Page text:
Reaching communities in need with interventions that work is central to successful cancer control efforts. The July NCI Research to Reality cyber-seminar will spotlight the systematic review evidence underlying multicomponent interventions to increase cancer screeni
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Understanding and improving the health, safety, and well-being of lesbian, gay, bisexual, and transgender (LGBT) individuals is a growing public health concern and is a goal for Healthy People 2020. The June National Cancer Institute (NCI) Research to Reality cyber-seminar will explore several health disparities this population faces across the cancer continuum. Join us as we feature research, programs, and resources designed to assess and address cancer health disparities facing sexual minorities.
Having an understanding of the health of your community in relation to other communities/states can be an important factor in health planning and programming. The May National Cancer Institute (NCI) Research to Reality cyber-seminar will explore two resources that are designed to help users assess the health of their communities using a variety of data sources, and then to use that data to create solutions and implement programs for a healthier community.
The field of public health genomics has exploded over the last several years as more and more states are collaborating around cost-efficient, evidence-based methods to enhance cancer screening and prevention efforts. Join the National Cancer Institute and Research to Reality (R2R) on April 16th as we explore opportunities and advances in this exciting field and the opportunities for collaboration between state and local health departments, cancer registries, and research institutions, to improve the care and programs provided across the states.
As the social ecological framework shows there are several levels -- including intrapersonal, interpersonal, organizational, community, and policy— and that determinants within these levels interact with one another to influence behavior and health outcomes. Studies have shown multilevel interventions which address determinants at a number of levels and mutually reinforce one another produce longer and more sustained effects than interventions that target only one level.
Adhering to some basic principles for presenting risk information to patients and individuals can improve understanding. However, different risk communication methods may be needed for individuals based on culture, literacy/numeracy, and other factors. Join us February 26th as we explore the use of storytelling and other strategies for risk communication in culturally diverse and underserved populations.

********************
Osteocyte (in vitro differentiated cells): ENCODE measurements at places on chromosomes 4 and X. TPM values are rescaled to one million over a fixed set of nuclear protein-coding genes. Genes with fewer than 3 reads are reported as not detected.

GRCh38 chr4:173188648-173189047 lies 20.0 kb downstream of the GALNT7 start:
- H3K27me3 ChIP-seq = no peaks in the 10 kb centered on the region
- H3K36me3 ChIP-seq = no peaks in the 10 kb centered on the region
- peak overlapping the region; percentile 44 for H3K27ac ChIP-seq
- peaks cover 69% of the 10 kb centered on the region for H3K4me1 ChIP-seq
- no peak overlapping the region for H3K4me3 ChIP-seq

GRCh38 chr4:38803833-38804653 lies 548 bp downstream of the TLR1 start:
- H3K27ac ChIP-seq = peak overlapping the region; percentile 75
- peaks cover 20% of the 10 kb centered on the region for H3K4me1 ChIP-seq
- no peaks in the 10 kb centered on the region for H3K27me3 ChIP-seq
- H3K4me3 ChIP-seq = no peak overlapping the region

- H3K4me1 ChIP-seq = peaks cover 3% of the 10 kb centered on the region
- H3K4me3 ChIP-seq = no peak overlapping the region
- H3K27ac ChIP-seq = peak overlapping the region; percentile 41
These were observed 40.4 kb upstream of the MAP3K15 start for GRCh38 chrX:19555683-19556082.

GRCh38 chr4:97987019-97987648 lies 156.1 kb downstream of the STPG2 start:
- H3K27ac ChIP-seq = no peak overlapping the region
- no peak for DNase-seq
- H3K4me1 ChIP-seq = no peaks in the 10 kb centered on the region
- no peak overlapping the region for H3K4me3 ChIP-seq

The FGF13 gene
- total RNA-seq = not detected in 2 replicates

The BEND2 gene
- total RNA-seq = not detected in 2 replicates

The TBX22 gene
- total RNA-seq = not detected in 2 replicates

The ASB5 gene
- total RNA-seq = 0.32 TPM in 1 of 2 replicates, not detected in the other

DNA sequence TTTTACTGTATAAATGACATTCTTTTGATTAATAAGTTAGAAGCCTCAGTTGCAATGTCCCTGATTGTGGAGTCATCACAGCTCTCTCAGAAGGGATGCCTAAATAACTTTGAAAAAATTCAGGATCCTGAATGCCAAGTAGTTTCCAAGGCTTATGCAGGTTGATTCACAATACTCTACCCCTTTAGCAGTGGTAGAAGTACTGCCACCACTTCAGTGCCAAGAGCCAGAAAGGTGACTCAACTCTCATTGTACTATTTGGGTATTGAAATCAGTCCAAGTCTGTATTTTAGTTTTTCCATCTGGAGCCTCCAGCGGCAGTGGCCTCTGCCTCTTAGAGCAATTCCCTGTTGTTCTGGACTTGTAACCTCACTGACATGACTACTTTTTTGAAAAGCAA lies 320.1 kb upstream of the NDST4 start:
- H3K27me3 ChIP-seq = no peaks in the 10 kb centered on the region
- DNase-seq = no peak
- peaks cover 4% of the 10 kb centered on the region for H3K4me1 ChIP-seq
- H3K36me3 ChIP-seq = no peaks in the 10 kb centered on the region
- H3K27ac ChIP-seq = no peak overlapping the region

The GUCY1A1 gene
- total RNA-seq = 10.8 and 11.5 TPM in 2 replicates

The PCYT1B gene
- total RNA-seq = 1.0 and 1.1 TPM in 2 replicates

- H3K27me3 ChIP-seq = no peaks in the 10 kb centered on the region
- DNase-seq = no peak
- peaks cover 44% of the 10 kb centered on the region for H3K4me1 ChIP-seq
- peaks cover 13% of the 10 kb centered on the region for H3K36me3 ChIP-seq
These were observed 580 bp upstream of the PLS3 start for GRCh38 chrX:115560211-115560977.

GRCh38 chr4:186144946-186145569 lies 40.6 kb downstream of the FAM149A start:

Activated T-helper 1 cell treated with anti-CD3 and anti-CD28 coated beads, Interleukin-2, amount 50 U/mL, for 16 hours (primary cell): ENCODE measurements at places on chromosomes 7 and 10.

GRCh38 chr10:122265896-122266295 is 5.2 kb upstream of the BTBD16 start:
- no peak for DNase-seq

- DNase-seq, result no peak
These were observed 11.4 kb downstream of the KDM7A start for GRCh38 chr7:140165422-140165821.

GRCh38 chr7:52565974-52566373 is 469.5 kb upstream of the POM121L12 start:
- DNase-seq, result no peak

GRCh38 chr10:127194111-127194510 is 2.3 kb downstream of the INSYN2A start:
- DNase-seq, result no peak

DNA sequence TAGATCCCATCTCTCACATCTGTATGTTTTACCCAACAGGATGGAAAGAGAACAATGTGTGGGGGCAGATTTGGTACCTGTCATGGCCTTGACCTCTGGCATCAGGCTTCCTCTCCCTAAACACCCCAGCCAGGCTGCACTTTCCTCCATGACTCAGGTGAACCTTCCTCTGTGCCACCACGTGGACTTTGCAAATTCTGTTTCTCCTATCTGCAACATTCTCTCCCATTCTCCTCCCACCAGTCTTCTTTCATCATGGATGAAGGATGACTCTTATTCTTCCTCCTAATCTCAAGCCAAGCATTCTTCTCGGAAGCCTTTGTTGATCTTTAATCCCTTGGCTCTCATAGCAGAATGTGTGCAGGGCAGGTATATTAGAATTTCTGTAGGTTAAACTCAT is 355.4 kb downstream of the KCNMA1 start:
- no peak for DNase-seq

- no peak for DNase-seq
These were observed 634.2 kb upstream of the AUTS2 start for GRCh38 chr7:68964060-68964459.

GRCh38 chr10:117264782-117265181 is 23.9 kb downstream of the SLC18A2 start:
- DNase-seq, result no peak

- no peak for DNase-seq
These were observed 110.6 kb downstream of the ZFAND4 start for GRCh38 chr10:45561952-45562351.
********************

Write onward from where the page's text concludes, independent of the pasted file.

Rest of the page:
Join us January 15th as we discuss how to use data to make a local impact. The National Cancer Institute’s (NCI) Research to Reality January cyber-seminarwill highlight State Cancer Profiles. This resource is part of Cancer Control P.L.A.N.E.T. and is supported by the NCI and CDC. The State Cancer Profiles Web site provides a system to identify the cancer burden in a standardized manner in order to motivate action, integrate surveillance into cancer control planning, and expose health disparities.
Join us in November as we continue the exploration of practice-based evidence and how it can inform your own community’s efforts to engage partners in the adaptation of evidence-based interventions.
Join us in October as we continue the exploration of practice-based evidence and how it can inform your own community’s efforts implementing interventions within healthcare systems.
The translational gap between research and practice has long been discussed, often as a one-way street – get practitioners to recognize and utilize the research that is being conducted. While important, equally important is the reverse – integrating practice-based evidence and context into the research conducted. We need a bridge between the two, not a pipeline.
The personal and economic costs of cancer health disparities are incalculable. The medically underserved are more likely to be diagnosed with late-stage diseases that might have been treated more effectively or even cured if diagnosed earlier. To effectively improve the health of our communities we need to understand and address these disparities. Yet, before we address them systematically, we first must measure and then continue to monitor them.